By Arya Jha
Twenty-two years after the Dave Matthews Band was founded, September 11, 2012 marks the release of the best selling band’s 8th studio album. Entitled Away From The World, this album was highly anticipated by Dave Matthews Band fans, as it is the first studio in which the late Leroi Moore does not appear. Moore passed away half way through the recording of the band’s seventh studio album, Big Whiskey and The GrooGrux King, changing the dynamics of the band altogether. However, do not fret, as this album is highly reminiscent of the Dave Matthews Band from the mid-1990’s, clearly influenced by Grammy award winning producer Steve Lillywhite. Lillywhite produced DMB’s first three studio albums, ending with the 1998 best selling album Before These Crowded Streets as well as the famously unreleased but vastly leaked album The Lillywhite Sessions, which is still known to be the band’s rawest, darkest studio recordings. Away From The World provides a conglomerate of the earlier storytelling jams of the Dave Matthews Band with the newer uplifting pop-folk funk that the band began experimenting with during the new millennium.
On a lyrical sense, the songs of Away From The World reflect a different, more hopeful Dave Matthews Band then previously Lillywhite-produced albums. Dave sings about saving the world on several of the tracks, including their single for the album, “Mercy”, depicting Dave Matthews in a much different light from the heroin and alcohol abuse he once sang about. Dave Matthews Band and Steve Lillywhite perfectly combined the band’s live-jam talents into a studio recorded song with “Gaucho”, using several bridges to create a 4 minute 25 second song full of slow tempos picked up by engaging saxophone/trumpet solos, followed by light acoustic guitar and folk-rock singing, only to be once again raised to a whirlwind of energy via Boyd Tinsley’s Fiddle Solos. The song finishes off with vocal distortions by Dave Matthews and a choir of children singing, “We gotta do much more than believe if we want to see the world change.”
And of course, the Dave Matthews Band stayed true to form, creating an album including various love songs. Track 8, “If Only”, stands out as an impeccably written love song, providing sensual high notes through guitar solos by the amazing Tim Reynolds, a slow and steady bass line, light subtle drumming, and an oh so smooth saxophone solo and keyboard jam in the foreground to top it all off. It is somewhat reminiscent of “Dreamgirl” from 2005′s Stand Up.
Away From The World, in its entirety, combines the genres of sound that the Dave Matthews Band has created throughout their past 7 albums, into one sole album. Almost as if it’s a tribute to their greatest hits, proving the band’s abilities to create a range of music, the second track on the album, “Belly Belly” is reminiscent of the funky jams of Everyday, with horns blasting and a funk bass line, as played by Stefan Lessard, slapping its way throughout the track. “Mercy” provides an eerie yet magical Tim Reynolds solo, against light, soulful twelve string acoustic guitar just as Dave Matthews’ song “Oh” did on Some Devil. “Belly Full” has strong folk influences, while “Snow Outside” has heavy bluegrass influences yet on a slower tempo. “Sweet”, the fifth track on Away From the World, demonstrates a blend of musical styles, featuring a light mandolin riff against Dave’s exploration of various octaves of singing.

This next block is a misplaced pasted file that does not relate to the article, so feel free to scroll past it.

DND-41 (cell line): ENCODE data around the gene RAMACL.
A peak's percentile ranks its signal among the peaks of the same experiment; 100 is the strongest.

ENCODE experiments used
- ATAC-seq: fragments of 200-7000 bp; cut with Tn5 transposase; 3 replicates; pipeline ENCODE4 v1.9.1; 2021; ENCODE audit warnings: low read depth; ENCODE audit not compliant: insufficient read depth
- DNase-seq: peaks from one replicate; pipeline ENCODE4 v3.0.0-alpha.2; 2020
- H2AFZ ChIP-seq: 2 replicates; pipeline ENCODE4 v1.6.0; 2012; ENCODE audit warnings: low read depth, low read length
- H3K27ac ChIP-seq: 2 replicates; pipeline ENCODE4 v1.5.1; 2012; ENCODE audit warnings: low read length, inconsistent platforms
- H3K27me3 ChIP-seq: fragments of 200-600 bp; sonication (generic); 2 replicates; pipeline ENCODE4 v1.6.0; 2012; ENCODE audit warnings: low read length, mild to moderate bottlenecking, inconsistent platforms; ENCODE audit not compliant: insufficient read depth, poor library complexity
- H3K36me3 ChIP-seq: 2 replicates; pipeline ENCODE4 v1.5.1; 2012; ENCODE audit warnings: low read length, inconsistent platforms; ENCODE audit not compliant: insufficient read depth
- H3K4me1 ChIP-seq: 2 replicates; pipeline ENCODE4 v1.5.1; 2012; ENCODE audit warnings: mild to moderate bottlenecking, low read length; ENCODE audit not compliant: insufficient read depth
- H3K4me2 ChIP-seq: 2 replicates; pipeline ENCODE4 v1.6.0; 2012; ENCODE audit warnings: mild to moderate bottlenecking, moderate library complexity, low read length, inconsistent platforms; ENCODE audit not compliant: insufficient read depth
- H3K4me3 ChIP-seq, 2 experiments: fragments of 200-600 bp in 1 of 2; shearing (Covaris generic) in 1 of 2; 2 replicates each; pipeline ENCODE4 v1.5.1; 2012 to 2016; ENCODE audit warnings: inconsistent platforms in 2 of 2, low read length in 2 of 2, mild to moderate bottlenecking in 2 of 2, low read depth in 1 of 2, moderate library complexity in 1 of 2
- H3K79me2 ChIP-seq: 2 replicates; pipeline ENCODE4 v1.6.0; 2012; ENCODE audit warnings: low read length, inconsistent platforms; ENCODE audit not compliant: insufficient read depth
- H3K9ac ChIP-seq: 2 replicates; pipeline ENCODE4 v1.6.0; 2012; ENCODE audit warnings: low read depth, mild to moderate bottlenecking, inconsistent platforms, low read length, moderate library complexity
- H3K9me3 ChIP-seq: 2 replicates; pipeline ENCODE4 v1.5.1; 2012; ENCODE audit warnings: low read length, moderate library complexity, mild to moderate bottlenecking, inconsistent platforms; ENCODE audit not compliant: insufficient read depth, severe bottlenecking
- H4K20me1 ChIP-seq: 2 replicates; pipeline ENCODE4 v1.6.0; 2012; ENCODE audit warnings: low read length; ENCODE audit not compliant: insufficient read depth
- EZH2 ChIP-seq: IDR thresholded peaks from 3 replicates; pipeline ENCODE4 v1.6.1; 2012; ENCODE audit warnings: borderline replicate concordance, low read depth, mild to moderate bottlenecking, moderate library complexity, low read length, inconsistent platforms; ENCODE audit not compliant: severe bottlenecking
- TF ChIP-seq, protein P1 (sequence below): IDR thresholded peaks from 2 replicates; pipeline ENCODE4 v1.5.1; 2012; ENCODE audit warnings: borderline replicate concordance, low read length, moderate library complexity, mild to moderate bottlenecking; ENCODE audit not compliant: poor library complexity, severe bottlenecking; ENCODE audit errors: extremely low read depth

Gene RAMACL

The most original song on the album is the ninth track, “Rooftop”. It provides strong minor bass chords with heavy fast tempo drumming, creating a heavier rock influenced song. Every instrument, from the fiddle to the trumpet, will blast through your speakers at once. The Dave Matthews Band is know to showcase each of their instruments on a solo and individual level, allowing this track to provide a very redeeming element of surprise and individuality on the album. It ends with a long jam and the sound of footsteps, where Jeff Coffin’s saxophone skills blend into a melody reminiscent of “The Stone” reprise from Before These Crowded Streets. If this wasn’t enough of a clear influence by Steve Lilywhite, (who is known to edit in subtle band-speak and white noise recordings from the studio sessions) the final track on the album, “Drunken Soldier” combines various genres of music played by the band into one final track. Starting off with Bluegrass elements and subtle speaking in the background, the 9-minute 45-minute track progresses into Santana style Spanish guitar rhythms, heavy horns, and electric guitar solos, followed by heavily instrumental moments to solos of each of the band’s featured instruments. It is a fitting ending track to an album sampling different musical influences and styles.
Ultimately, I do recommend Dave Matthews Band’s Away From the World. Although I miss the originality and raw, angry emotion and overdrawn jamming of the early days of DMB, the vast styles and emotions that this album portrayed allowed me to appreciate the band once again. Besides one track, nothing truly sounded new to me. However, if you were a fan of anything in the last 20+ years of the Dave Matthews Band it is worth a listen. Thus far “Mercy”, “Gaucho”, “Sweet”, “If Only”, “The Riff” and “Belly Belly Nice” have already been performed live during the Dave Matthews Band Summer 2012 tour, and you can catch them in California this upcoming week (9/7/12-9/12/12) as they continue on their journey for the last shows of the year.
Album Rating: 8/10
You can listen to the album for free on ITunes until September 10th, 2012 and purchase Away From the World on CD, Digital and Vinyl formats. The Deluxe Edition is available as well with additional live trax, a DVD and photo book.
Pre-orders are now ongoing through the band’s website here.